Corbyn. The Great Middle Class Hero.


Radical? Please. Corbyn is the heir to Blair.

After Jeremy Corbyn’s Labour Party increased its share of the popular vote and its number of MPs at the 2017 General Election, some have argued that radical state socialism has finally found a wide audience in Britain. There is a belief that Labour has returned to its pre-Tony Blair, pre-New Labour days as a socialist rather than centrist party, as demonstrated by its commitment to (minor) re-nationalisation and the scrapping of tuition fees for undergraduates.

Yet alongside this apparent shift back to Old Labour policies, it has also recently been revealed that 77 per cent of Labour’s membership come from the professional middle classes — and 11 per cent are in the top four per cent of earners in Britain. It is on this solidly respectable social base that Corbynmania has arisen and Labour now stands. So forget all the excited blather about ‘for the many, not the few’, or policies on re-nationalising the electricity board. Labour is not returning to its past, for the simple reason that it now represents a new social constituency.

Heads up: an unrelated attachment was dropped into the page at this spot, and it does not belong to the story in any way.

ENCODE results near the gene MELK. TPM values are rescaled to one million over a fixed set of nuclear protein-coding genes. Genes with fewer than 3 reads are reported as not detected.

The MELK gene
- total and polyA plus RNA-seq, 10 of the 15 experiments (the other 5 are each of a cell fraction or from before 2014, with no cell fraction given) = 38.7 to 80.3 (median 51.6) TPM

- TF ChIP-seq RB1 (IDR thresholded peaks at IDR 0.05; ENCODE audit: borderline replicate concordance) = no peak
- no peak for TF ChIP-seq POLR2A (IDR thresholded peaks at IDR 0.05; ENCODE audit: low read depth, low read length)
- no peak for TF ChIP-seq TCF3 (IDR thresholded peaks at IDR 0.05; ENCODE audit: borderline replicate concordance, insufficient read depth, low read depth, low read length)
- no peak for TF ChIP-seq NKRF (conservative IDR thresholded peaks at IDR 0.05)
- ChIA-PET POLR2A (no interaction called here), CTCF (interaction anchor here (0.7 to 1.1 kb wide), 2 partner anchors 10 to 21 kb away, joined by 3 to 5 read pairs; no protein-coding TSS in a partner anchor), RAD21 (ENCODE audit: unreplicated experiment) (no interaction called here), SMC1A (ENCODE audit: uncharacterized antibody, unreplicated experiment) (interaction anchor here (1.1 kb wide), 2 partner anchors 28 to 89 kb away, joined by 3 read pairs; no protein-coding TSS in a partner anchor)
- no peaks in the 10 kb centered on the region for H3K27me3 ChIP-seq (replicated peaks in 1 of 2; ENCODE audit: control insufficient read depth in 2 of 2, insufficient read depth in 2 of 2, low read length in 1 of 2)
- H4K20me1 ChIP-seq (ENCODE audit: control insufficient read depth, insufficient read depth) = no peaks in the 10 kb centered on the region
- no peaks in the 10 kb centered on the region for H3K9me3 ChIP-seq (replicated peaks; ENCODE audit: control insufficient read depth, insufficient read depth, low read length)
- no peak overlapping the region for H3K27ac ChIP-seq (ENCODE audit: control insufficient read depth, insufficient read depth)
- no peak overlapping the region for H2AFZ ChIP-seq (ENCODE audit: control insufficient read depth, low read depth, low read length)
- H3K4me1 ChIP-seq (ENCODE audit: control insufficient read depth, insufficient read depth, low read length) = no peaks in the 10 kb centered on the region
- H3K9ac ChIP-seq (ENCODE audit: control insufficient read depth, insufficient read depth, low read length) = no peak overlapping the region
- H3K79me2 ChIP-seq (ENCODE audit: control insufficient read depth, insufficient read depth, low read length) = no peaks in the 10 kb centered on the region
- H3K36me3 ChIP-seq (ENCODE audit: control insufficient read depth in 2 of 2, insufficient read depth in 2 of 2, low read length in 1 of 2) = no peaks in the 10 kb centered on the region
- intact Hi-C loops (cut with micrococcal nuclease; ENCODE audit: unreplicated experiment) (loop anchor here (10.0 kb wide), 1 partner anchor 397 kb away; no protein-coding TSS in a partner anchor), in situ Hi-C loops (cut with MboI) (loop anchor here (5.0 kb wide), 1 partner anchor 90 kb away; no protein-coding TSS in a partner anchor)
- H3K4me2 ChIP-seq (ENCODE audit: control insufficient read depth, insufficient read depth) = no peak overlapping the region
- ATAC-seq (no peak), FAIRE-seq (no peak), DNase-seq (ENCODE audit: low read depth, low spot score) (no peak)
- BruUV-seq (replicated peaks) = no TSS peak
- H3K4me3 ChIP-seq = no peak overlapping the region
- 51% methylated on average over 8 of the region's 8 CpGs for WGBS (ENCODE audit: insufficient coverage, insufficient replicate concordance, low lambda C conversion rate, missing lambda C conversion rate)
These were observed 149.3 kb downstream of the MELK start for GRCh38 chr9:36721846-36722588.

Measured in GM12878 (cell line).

Historically, Labour formed in order to further the material interests of trade unions in parliament. The party was an expression, if a politically limited one, of organised labour — the clue was in the name. But to be accepted into the Westminster establishment, Labour had to ensure that radical working-class demands were contained within a parliamentary form.

The last time Labour helped to constrain working-class militancy was in the early to mid-1980s, a period when the middle-class vote was solidly for the Conservative Party. The sight of rough working-class blokes battling it out with employers and the police tended to repulse the middle classes, with even some radicals denouncing picket-line violence for being ‘too macho’. Indeed, on the 25th anniversary of the Miners’ Strike, the Guardian said it still believed it was ‘right that the government won’ against the National Union of Mineworkers.

It is precisely the demise of such open class struggle that has helped to make Labour appealing to the more respectable sections of society. Tony Blair benefited from this when he took New Labour to power in 1997, and now Jeremy Corbyn is benefiting from it, too.

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